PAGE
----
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cfox on air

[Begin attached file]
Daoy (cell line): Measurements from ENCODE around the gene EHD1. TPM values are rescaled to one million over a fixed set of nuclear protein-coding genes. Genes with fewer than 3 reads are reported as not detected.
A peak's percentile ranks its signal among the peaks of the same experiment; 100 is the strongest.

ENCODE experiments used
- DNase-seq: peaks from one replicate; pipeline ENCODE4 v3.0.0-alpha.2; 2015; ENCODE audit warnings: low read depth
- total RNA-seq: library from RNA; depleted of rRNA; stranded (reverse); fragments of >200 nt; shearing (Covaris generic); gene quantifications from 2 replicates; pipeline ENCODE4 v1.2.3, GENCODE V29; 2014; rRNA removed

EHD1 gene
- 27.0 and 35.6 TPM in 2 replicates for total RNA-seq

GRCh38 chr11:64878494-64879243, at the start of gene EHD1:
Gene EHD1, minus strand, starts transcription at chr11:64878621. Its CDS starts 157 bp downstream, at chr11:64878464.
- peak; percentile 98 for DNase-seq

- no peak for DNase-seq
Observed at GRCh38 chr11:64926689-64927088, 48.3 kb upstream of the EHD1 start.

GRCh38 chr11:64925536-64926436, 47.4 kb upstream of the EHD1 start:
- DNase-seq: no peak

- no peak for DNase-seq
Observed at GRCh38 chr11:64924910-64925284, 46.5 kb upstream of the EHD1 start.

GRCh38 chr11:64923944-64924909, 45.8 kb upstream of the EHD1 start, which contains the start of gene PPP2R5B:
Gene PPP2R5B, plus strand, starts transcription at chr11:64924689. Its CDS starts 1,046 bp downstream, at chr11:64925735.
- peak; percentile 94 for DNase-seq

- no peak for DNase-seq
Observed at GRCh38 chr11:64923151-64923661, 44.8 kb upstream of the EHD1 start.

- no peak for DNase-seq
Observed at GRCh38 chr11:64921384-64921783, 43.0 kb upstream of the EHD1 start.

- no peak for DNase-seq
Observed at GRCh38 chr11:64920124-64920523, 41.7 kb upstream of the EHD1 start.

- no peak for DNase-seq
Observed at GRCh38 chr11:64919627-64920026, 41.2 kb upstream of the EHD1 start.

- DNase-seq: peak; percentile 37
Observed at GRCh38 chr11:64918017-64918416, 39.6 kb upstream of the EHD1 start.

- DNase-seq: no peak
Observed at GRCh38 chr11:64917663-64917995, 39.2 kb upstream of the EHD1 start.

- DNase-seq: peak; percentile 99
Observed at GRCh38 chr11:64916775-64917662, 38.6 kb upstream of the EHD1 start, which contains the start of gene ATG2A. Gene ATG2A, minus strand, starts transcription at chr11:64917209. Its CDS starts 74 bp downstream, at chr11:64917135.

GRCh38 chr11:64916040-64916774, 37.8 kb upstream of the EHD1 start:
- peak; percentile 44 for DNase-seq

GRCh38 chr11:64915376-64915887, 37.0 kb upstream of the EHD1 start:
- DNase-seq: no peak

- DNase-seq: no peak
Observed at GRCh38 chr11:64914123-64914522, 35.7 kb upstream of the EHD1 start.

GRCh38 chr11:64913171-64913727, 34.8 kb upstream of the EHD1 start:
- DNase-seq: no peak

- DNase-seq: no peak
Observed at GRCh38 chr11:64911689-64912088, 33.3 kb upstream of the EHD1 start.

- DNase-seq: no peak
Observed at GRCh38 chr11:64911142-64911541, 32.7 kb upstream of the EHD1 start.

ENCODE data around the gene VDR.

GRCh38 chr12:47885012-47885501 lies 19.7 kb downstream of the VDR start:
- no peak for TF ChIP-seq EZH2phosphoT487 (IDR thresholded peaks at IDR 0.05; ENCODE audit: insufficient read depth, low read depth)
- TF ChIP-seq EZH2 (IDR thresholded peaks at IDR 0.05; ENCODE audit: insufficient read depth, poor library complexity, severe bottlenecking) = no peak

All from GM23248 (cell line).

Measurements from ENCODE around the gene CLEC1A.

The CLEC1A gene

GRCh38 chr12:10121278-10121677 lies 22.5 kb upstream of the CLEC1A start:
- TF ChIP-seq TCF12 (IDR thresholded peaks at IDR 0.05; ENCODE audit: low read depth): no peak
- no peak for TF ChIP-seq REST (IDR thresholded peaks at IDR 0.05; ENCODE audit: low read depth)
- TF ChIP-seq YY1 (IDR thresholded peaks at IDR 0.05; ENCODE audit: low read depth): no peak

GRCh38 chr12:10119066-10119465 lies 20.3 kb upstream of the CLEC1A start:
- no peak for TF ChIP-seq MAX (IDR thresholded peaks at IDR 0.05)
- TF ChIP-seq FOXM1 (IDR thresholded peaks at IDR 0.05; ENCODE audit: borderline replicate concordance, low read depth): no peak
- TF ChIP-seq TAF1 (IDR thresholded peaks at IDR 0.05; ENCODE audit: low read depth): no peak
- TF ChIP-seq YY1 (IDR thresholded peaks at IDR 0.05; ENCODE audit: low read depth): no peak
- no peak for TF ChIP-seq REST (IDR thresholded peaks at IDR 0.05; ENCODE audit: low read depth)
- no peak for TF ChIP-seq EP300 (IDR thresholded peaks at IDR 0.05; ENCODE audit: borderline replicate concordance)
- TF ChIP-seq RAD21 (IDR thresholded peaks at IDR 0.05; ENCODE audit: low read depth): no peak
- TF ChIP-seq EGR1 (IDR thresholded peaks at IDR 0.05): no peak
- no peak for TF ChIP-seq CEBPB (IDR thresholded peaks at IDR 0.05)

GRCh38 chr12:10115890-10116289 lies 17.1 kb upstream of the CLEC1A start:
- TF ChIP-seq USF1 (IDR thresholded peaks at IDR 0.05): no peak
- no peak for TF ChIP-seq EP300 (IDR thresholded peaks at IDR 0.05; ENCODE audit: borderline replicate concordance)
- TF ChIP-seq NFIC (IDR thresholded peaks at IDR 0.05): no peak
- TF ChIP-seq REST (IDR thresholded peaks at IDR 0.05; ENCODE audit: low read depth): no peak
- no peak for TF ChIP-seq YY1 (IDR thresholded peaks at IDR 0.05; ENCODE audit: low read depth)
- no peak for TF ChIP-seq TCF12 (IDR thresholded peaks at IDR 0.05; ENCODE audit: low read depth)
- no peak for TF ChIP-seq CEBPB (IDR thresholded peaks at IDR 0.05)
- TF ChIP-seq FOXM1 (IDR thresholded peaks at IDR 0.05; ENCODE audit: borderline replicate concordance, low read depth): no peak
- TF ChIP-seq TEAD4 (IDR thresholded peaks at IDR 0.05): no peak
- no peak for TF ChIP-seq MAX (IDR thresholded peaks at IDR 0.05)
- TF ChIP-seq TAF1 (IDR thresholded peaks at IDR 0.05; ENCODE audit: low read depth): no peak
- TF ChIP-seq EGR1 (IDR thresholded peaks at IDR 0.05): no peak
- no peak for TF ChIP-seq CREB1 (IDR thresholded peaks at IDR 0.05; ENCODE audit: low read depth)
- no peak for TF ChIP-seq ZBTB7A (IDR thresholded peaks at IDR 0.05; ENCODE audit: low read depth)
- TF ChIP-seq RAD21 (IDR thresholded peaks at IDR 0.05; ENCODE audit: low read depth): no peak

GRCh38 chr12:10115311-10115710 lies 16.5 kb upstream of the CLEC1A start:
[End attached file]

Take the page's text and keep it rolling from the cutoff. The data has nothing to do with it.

CFOX on air in Whistler By Oona Woods The Vancouver rock station CFOX, 92.3 on your FM dial, has joined Mountain FM and CBC on the airways in Whistler. As of Friday, Sept. 11 locals have more variety in the air. CFOX was granted permission by the CRTC on July 8 to set up a 47 watt transmitter in order to get their signal up here. "We have been receiving faxes and phone calls all week," says marketing and assistant program director Mary Ann McKenzie. "We love everyone up there and we are as proud and happy about the people listening up there as we are for everywhere else. But in a strictly business sense the reason it was done was because our central audience would head up to Whistler for 3 or 4 days." McKenzie describes the central audience as being the 18 to 34 age group but also says that they are very popular with the 18 to 49 demographic. CFOX plays alternative rock, with some classic rock in the mix. "When our listeners head up to Whistler we were losing them for three or four days. People have ratings diaries and we found we were losing the 28 year old fellow from Burnaby. This way we can retain him as a listener. A lot of people in that audience range go up to Whistler once a season and some go a lot more. So we have found a way for them to take it with them." CFOX is owned by Shaw Radio Ltd. The Vancouver station worked out a plan with Whistler Cable Television so it can use that company’s transmitter. "Our General Manager Chris Pandoff put together a deal whereby we would be able to transmit without leasing Crown land and building a transmitting tower. It made sense to us because it didn’t involve a huge outlay. I can’t tell you details but as I understand it it’s an exclusive deal." The only hitch in the road to the air was an interference plea by Rogers on behalf of its Mountain FM station. "We had to make it clear that we are not going into the Whistler market and they understood that point," McKenzie said. "I don’t know what it would be like for other radio stations." As part of negotiations with the CRTC CFOX has agreed not to solicit advertising in Whistler. They also doubt that anyone who is not already advertising with them will start to do so because they are priced for a Vancouver market. Advertising manager Gord Forbes says they have no reason to be aggressive in the local market and that they just want to be laid back and cool with their restrictions. "I supposes if someone did approach us we would have to take their business, but we’re not anticipating many people doing that," says Forbes. The Fox will not be altering its programming in any formal way to include Whistler. They will continue giving road conditions for Highway 99 and snow reports. "Well, I mean we’ve always done that," says McKenzie. "We’re not planning to create special programming. What’s happening in entertainment is a little tricky. It’s falling into the realm of advertising, getting in with night-clubs or concerts is crossing over. But if there’s a major band or something we’ll impart the information."